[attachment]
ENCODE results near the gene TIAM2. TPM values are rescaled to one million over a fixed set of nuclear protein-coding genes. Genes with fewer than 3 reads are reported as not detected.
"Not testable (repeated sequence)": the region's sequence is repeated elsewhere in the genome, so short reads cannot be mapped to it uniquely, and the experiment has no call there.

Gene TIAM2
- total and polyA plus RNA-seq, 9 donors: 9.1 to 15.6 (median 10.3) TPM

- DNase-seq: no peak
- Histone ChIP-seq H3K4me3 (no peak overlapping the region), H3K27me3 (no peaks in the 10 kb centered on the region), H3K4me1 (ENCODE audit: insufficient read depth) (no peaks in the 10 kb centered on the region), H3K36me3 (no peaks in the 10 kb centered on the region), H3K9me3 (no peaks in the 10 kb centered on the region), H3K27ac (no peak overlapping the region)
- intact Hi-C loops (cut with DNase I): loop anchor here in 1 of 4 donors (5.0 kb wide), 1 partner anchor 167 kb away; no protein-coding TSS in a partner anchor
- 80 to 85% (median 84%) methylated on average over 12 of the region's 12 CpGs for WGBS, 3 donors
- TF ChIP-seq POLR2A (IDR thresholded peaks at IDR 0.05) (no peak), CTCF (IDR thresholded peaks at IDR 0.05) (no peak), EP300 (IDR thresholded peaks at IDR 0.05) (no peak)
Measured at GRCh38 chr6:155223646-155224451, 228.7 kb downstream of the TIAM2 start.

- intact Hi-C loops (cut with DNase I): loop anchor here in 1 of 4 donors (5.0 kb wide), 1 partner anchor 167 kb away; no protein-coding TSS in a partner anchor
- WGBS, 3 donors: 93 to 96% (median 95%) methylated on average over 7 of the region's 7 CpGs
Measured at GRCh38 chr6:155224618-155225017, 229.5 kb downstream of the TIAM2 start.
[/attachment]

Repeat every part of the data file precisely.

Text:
ENCODE results near the gene TIAM2. TPM values are rescaled to one million over a fixed set of nuclear protein-coding genes. Genes with fewer than 3 reads are reported as not detected.
"Not testable (repeated sequence)": the region's sequence is repeated elsewhere in the genome, so short reads cannot be mapped to it uniquely, and the experiment has no call there.

Gene TIAM2
- total and polyA plus RNA-seq, 9 donors: 9.1 to 15.6 (median 10.3) TPM

- DNase-seq: no peak
- Histone ChIP-seq H3K4me3 (no peak overlapping the region), H3K27me3 (no peaks in the 10 kb centered on the region), H3K4me1 (ENCODE audit: insufficient read depth) (no peaks in the 10 kb centered on the region), H3K36me3 (no peaks in the 10 kb centered on the region), H3K9me3 (no peaks in the 10 kb centered on the region), H3K27ac (no peak overlapping the region)
- intact Hi-C loops (cut with DNase I): loop anchor here in 1 of 4 donors (5.0 kb wide), 1 partner anchor 167 kb away; no protein-coding TSS in a partner anchor
- 80 to 85% (median 84%) methylated on average over 12 of the region's 12 CpGs for WGBS, 3 donors
- TF ChIP-seq POLR2A (IDR thresholded peaks at IDR 0.05) (no peak), CTCF (IDR thresholded peaks at IDR 0.05) (no peak), EP300 (IDR thresholded peaks at IDR 0.05) (no peak)
Measured at GRCh38 chr6:155223646-155224451, 228.7 kb downstream of the TIAM2 start.

- intact Hi-C loops (cut with DNase I): loop anchor here in 1 of 4 donors (5.0 kb wide), 1 partner anchor 167 kb away; no protein-coding TSS in a partner anchor
- WGBS, 3 donors: 93 to 96% (median 95%) methylated on average over 7 of the region's 7 CpGs
Measured at GRCh38 chr6:155224618-155225017, 229.5 kb downstream of the TIAM2 start.